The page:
Major Industry Trends
Steel production is highly predicated on the health of the global economy, so it is not particularly surprising that through 2008 and 2009, during one of the worst global downturns since the 1930s, global steel production fell significantly. By 2009 it had declined by 8% to 1.23 billion tonnes of crude steel, the lowest level seen in the sector since 2005, when just 1.144 billion tonnes was produced, according to figures from the Brussels-based World Steel Association (WorldSteel), whose members represent 85% of global steel output.
However, while most of the major steel producers were seeing a contraction, China strengthened its position as the world’s top producer in 2009, with its production rising to a record high at 567.8 million tonnes (mmt). After 2009’s 13.5% rise in its output, the country now accounts for 46.5% of the world’s total production, and continued this performance into 2010, when it was once again the engine of growth. China’s output in 2010 was 626.7 mmt, almost six times the output of second-placed Japan, with 109.6 mmt (87.5 mmt in 2009). The United States was next with 80.5 mmt, while India, which was the third-placed producer in 2009, fell to fourth place with 68.3 mmt. The biggest surprise in the 2010 league table of producing nations was the huge leap in US output from 58.2 mmt in 2009 to over 80 mmt in 2010.
By 2010 total world steel production had risen to 1,413.4 mmt. The big five corporate steel producers in 2009 retained their same positions in the league table through 2010 with the top producer, ArcelorMittal, showing an astonishing leap from 77.5 mmt in 2009 to 98.2 mmt. This was almost three times the output of second-placed Baosteel, who produced 37 mmt in 2010 (up from 31.3 mmt in 2009). Third-placed POSCO saw an increase of just 4.1 mmt in 2010, up from 31.1 mmt in 2009, almost losing its 3rd place slot to Nippon Steel, which along with JFE (31.1 mmt) came in at 35 mmt.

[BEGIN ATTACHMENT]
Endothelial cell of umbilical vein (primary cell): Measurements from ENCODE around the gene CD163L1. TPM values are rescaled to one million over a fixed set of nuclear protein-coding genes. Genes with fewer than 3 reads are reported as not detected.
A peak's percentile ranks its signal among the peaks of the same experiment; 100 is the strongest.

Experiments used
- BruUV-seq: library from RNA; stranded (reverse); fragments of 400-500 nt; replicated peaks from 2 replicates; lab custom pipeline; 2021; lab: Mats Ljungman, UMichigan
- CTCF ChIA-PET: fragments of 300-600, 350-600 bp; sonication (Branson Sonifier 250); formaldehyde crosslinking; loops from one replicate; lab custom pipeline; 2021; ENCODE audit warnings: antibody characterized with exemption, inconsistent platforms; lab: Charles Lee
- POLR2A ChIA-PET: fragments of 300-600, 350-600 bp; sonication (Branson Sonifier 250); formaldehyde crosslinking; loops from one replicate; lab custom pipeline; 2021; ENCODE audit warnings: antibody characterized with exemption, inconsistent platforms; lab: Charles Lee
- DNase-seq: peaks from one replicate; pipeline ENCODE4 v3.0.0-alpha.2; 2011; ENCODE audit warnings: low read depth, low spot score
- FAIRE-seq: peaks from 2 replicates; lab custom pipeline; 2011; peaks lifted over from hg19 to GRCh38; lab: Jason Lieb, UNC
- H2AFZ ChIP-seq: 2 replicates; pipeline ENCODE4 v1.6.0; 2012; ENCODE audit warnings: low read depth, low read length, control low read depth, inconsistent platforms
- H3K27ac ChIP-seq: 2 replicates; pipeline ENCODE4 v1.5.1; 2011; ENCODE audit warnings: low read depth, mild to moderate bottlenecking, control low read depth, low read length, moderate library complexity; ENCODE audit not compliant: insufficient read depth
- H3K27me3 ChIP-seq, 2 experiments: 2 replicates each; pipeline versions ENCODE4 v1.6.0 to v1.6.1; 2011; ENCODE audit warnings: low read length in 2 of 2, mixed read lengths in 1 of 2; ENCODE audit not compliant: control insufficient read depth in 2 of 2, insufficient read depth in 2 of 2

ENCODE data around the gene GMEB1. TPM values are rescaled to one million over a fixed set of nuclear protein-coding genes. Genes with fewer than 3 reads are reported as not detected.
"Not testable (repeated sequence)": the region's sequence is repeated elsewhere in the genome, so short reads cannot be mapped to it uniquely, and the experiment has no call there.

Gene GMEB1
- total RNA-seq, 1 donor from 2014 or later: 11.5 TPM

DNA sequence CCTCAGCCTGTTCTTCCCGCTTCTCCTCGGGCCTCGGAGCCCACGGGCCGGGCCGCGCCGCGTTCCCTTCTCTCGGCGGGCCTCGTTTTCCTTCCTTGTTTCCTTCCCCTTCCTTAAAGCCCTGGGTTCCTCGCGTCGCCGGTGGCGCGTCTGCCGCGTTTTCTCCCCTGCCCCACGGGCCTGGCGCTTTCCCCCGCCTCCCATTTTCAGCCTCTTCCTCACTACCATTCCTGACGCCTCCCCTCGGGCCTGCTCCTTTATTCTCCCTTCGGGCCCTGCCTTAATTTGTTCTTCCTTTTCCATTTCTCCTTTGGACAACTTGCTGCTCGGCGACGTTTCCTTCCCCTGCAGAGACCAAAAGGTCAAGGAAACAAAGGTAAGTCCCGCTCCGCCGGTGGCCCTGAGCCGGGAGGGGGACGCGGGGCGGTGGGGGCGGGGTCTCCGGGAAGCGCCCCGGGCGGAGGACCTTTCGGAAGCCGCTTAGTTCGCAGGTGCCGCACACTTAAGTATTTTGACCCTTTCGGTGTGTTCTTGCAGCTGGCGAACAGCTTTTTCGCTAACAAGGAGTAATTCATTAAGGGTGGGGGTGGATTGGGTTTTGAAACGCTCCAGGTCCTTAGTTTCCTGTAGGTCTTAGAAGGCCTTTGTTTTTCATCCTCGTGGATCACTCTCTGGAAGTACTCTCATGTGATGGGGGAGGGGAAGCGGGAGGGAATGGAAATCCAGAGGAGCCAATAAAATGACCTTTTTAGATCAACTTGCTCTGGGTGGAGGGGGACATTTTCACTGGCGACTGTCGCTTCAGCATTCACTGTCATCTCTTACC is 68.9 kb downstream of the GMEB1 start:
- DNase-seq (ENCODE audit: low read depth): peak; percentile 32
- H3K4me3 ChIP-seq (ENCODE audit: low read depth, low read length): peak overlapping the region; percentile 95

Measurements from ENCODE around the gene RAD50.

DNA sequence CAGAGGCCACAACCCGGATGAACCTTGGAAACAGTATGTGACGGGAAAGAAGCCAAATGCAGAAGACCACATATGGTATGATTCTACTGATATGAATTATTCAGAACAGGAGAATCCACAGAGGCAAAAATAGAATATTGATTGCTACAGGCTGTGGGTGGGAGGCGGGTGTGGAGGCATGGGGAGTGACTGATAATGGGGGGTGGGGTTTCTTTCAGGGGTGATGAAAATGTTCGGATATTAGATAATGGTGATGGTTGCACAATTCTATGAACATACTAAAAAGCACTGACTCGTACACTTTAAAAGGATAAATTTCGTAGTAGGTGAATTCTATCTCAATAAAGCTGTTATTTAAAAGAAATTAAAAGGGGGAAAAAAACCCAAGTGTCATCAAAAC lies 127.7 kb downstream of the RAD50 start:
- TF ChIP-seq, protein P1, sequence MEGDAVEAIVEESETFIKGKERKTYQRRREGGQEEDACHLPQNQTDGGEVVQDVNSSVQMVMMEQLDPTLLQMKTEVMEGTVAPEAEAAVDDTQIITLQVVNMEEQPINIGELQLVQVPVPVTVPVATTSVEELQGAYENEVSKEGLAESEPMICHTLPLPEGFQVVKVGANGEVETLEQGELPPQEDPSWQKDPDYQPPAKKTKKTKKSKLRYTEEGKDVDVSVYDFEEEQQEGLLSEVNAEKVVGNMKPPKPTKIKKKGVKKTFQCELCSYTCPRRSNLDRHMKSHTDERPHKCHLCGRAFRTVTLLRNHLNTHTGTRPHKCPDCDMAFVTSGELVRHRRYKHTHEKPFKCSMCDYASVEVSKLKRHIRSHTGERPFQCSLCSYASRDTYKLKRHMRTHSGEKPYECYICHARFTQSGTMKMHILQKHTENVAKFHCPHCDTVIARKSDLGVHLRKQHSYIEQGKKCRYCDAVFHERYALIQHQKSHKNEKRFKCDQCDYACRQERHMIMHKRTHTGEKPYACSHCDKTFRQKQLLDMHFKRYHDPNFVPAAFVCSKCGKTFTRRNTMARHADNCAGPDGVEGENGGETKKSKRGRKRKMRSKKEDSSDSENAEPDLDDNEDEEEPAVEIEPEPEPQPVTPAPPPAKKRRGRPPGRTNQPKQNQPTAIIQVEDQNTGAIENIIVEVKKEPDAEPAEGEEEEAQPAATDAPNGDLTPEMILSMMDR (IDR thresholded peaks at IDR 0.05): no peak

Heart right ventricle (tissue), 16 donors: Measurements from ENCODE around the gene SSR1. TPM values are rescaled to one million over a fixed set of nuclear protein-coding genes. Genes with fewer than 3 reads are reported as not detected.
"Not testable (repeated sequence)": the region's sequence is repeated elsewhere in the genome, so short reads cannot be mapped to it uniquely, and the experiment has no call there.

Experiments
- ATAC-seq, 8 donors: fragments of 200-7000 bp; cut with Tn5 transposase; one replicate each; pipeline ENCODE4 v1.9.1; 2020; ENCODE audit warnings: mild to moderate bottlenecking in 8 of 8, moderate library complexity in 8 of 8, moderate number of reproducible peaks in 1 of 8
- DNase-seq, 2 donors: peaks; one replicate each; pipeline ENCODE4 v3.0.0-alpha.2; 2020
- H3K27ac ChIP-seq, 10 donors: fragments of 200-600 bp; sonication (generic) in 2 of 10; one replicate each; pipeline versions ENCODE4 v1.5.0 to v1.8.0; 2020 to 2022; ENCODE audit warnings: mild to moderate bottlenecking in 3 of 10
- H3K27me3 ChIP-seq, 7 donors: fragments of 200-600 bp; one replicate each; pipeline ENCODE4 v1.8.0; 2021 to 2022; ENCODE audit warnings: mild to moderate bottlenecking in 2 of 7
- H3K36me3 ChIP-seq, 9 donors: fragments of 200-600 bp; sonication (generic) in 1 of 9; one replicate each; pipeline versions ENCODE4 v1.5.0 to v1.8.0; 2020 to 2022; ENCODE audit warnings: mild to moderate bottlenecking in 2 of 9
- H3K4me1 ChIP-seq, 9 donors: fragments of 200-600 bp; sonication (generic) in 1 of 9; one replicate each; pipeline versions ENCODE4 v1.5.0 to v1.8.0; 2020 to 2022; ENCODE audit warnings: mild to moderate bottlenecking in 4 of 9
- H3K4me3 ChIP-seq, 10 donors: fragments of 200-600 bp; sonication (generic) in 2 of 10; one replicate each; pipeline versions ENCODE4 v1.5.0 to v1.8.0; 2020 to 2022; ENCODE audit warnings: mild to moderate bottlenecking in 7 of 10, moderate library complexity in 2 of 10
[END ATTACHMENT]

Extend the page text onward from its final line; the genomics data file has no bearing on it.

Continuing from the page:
According to ThomasNet News, which produces industry trend analyses for the sector, in March 2011 worldwide steel output increased both on a monthly basis and year-on-year, reflecting strong production gains in the first quarter of 2011. Global steel production totaled 129 mmt in March, up from 117 mmt the previous month. Steel output of the 64 countries tracked by WorldSteel also rose by an average of 7% on the figures for March 2010.
By June 2011 world crude steel production was still on the increase, with the figures for the first six months of 2011 some 7.6% higher by comparison with the same period in 2010. All the major steel-producing regions showed increased production.
Turning to the users of steel, China’s steel use in 2010 increased by some 6.7% to 579 mmt, after the impressive increase of 24.8% in 2009. In 2011, the growth rate is expected to be around 5.0%, rising to 605 mmt. This could have been higher, but the Chinese government’s determination not to allow the economy to overheat is likely to hold back usage. Growth for 2012 is expected to be the same as for 2011.
India’s steel demand maintained stable growth during the crisis, and grew by 13.9% in 2010 with growth of 13.7% predicted for 2011. In 2011, India’s apparent steel use will reach 71.6 mmt.
In the NAFTA region, apparent steel use in the United States fell by 41.6% in 2009 and recorded 57.4 mmt. With the recovery in the US economy and stock rebuilding, apparent steel use is expected to grow by 26.5% in 2010, and then 7.5% to 78.1 mmt in 2011, bringing its apparent steel use back to the level of 1991. For NAFTA, the level of apparent steel use that is expected in 2011 is similar to that of 1993.
The EU economies have seen a fall in apparent steel use of 35.2% in 2009, with Spain and Italy hardest hit by the collapse of their construction sectors. In 2010, the region will see an increase of 13.7% in steel demand as a result of inventory rebuilding and a slight increase in real steel use. In 2011, real demand will drive the recovery, and apparent steel use is expected to grow by 7.9% to reach 145.2 mmt, bringing it back to the level of 1997.
Japan, which experienced a fall in apparent steel use of 31.7% in 2009, will see its steel use increase by 10.3% in 2010, but in 2011, its steel demand is expected to stagnate with 20.2% growth. As a result of weakening of its major steel-using sectors. This brings Japan’s apparent steel use in 2011 to 58.6 mmt, the level achieved in 1983.
The CIS region was another major victim of the economic crisis because of its heavy dependence on oil revenue and foreign capital. Apparent steel use in the region fell 28.2% in 2009, with a fall of 41.9% in Ukraine. In 2010, apparent steel use in the CIS region will grow by 11%, and then by 8% in 2011. Turkey, which experienced a 9.4% decline in apparent steel use in 2009, will see an increase of above 13% in 2009 and 2010.